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Potential effects of the Hawaii Geothermal Project on ground-water resources on the island of Hawaii

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Title:Potential effects of the Hawaii Geothermal Project on ground-water resources on the island of Hawaii
Authors:Sorey, Michael L.
Colvard, Elizabeth M.
Keywords:Hawaii Geothermal Project
Big Island
LC Subject Headings:Hawaii Geothermal Project
Geothermal engineering--Environmental aspects--Hawaii
Electric cables--Corrosion
Cables, Submarine--Hawaii--Corrosion
Date Issued:1994
Publisher:U.S. Geological Survey
Citation:Sorey M, Colvard EM. 1994. Potential effects of the Hawaii Geothermal Project on ground-water resources on the island of Hawaii. Menlo Park (CA): U.S. Geological Survey.
Series:Water resources investigations report ; 94-4028
Abstract:"In 1990, the State of Hawaii proposed the Hawaii Geothermal Project for the development of as much as 500 MW of electric power from the geothermal system in the East Rift Zone of Kilauea Volcano. This report uses data from 31 wells and 8 springs to describe the properties of the ground-water system in and adjacent to the East Rift Zone. Potential effects of this project on ground-water resources are also discussed. Data show differences in ground-water chemistry and heads within the study area that appear to be related to mixing of waters of different origins and ground-water impoundment by volcanic dikes. East of Pahoa, the ground-water system within the rift is highly transmissive and receives abundant recharge from precipitation; therefore, the pumping of freshwater to support geothermal development in that part of the rift zone would have a minimal effect on ground-water levels. To the southwest of Pahoa, dike impoundment reduces the transmissivity of the ground-water system to such an extent that wells might not be capable of supplying sufficient fresh water to support geothermal operations. Contamination of ground-water resources by accidental release of geothermal fluids into shallow aquifers is possible because of corrosive conditions in the geothermal wells, potential well blowouts, and high ground-water velocities in parts of the region. Hydrologic monitoring of water level, temperature, and chemistry in observation wells should continue throughout development of geothermal resources for the Hawaii Geothermal Project for early detection of leakage and migration of geothermal fluids within the groundwater system."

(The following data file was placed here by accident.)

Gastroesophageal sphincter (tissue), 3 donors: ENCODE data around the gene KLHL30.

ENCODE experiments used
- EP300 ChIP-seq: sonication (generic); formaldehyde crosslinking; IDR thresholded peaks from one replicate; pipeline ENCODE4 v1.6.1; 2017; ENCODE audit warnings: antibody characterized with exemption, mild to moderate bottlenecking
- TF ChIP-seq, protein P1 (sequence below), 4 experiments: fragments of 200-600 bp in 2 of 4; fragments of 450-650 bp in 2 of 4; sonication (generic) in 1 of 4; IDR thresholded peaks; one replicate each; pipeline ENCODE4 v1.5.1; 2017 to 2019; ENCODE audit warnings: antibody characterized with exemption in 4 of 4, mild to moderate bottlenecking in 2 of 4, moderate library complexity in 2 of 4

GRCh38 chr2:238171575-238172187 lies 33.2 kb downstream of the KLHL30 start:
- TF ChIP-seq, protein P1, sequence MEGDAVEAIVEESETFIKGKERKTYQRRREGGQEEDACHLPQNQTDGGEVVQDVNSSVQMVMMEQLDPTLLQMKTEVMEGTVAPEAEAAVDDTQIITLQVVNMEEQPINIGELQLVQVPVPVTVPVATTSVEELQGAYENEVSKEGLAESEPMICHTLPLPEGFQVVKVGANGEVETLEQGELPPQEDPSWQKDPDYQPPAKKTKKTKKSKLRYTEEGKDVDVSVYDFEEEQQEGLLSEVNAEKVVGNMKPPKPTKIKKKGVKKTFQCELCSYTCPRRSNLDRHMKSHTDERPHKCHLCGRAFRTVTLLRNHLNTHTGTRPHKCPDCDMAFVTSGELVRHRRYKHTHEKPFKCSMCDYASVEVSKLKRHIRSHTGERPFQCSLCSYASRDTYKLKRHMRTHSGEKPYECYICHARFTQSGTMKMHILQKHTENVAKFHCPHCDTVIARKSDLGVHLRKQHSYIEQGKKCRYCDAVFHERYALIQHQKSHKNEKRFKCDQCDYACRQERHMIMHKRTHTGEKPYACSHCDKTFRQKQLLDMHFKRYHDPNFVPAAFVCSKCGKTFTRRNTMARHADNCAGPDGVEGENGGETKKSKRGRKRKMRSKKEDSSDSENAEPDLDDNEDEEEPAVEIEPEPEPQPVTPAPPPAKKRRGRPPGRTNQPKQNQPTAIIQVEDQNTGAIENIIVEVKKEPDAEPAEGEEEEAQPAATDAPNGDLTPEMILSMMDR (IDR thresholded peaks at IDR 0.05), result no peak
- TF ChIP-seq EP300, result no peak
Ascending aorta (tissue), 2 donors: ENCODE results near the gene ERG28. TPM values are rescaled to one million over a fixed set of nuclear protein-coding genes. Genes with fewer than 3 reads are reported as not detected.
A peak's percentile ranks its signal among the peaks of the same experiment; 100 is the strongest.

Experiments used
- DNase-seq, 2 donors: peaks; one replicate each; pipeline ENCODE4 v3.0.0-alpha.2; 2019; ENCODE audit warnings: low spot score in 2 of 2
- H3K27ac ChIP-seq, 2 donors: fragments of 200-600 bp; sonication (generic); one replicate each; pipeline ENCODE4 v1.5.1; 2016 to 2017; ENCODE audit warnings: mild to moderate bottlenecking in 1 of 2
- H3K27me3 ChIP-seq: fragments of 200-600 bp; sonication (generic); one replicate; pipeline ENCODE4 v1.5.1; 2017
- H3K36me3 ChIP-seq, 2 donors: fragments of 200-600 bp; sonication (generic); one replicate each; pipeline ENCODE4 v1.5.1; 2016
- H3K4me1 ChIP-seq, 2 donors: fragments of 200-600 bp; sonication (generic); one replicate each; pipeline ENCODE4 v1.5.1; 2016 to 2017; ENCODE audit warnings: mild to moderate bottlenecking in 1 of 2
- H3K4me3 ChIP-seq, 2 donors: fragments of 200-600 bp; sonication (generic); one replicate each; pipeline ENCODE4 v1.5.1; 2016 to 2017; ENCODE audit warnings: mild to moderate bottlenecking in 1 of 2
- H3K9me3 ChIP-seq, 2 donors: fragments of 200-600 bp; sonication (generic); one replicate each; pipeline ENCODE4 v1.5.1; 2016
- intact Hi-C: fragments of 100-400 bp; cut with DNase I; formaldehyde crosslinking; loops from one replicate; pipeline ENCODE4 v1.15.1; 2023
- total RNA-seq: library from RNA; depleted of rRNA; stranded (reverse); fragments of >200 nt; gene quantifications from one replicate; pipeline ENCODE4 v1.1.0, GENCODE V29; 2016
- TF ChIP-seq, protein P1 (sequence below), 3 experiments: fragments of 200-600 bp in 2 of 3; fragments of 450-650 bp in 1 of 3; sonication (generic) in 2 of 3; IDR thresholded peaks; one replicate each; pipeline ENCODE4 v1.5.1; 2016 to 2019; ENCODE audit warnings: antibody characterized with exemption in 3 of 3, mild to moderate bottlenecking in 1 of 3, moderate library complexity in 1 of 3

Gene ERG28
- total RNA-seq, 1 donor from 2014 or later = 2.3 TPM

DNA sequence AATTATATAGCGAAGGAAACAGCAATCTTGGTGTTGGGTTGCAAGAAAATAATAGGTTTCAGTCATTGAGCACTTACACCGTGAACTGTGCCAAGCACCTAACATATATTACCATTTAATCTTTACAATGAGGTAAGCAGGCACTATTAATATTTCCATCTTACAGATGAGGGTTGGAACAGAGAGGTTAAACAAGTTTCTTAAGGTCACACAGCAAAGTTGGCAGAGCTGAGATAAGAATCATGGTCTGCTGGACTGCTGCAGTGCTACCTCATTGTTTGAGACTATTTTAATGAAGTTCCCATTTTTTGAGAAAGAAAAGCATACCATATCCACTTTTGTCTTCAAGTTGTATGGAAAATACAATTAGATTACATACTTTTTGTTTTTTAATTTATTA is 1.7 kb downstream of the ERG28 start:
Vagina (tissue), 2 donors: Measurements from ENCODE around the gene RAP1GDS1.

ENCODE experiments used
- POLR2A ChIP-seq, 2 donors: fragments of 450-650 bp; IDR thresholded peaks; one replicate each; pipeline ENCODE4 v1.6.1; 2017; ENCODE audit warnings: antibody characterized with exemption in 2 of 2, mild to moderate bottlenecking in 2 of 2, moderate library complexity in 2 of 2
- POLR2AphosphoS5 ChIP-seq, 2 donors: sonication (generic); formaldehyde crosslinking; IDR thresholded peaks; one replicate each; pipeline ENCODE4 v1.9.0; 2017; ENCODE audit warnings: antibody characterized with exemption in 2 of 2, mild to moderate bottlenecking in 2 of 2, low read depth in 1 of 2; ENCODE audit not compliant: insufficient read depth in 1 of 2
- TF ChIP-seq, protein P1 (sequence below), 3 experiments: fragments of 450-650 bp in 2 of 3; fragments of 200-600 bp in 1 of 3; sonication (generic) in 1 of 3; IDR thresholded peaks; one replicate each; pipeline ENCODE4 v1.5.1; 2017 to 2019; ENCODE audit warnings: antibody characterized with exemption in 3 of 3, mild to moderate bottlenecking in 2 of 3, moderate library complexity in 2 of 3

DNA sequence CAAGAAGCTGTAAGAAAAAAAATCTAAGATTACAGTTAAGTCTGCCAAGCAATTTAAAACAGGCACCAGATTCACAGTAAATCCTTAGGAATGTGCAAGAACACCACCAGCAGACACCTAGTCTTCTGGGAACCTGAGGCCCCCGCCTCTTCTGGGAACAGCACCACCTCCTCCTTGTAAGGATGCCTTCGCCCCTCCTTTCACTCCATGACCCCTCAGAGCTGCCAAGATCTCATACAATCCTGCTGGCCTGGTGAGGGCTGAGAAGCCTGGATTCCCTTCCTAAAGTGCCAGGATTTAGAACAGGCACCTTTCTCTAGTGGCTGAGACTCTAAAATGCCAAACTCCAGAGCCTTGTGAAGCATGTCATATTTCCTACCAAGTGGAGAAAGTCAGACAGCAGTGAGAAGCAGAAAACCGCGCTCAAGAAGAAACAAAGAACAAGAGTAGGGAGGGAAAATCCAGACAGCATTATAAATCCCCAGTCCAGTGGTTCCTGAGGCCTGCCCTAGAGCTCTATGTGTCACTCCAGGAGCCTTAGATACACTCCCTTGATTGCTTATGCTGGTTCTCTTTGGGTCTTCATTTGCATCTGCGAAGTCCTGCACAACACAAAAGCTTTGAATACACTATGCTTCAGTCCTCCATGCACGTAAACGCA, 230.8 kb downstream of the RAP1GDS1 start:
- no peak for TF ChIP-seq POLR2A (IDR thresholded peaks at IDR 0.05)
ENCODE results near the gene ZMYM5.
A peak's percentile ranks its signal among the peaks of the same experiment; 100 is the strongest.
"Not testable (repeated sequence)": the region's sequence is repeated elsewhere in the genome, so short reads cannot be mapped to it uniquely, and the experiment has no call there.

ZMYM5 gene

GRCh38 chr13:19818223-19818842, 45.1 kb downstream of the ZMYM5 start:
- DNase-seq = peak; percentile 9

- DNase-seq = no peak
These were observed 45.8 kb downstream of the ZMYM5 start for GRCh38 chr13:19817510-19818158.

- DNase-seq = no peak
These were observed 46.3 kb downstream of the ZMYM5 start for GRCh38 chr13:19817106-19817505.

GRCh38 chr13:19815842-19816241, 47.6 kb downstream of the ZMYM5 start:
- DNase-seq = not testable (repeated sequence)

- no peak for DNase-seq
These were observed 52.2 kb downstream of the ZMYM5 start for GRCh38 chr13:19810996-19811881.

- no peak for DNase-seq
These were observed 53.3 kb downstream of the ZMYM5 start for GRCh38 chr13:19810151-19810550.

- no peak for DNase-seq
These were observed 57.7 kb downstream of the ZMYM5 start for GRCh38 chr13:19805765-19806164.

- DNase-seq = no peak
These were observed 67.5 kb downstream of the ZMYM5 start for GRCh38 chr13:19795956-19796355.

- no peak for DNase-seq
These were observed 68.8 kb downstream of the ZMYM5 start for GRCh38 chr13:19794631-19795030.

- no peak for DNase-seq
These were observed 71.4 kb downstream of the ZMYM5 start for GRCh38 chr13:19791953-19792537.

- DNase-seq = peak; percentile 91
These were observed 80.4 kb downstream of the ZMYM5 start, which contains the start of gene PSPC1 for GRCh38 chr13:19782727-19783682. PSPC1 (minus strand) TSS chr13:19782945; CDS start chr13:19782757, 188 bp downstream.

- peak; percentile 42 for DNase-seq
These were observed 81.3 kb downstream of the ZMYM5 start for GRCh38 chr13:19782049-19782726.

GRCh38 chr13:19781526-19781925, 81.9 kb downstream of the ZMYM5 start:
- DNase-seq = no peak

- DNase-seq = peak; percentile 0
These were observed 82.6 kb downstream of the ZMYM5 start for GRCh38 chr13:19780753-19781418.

Includes bibliographical references (p. 33-35).
Pages/Duration:49 pages
Appears in Collections: The Geothermal Collection

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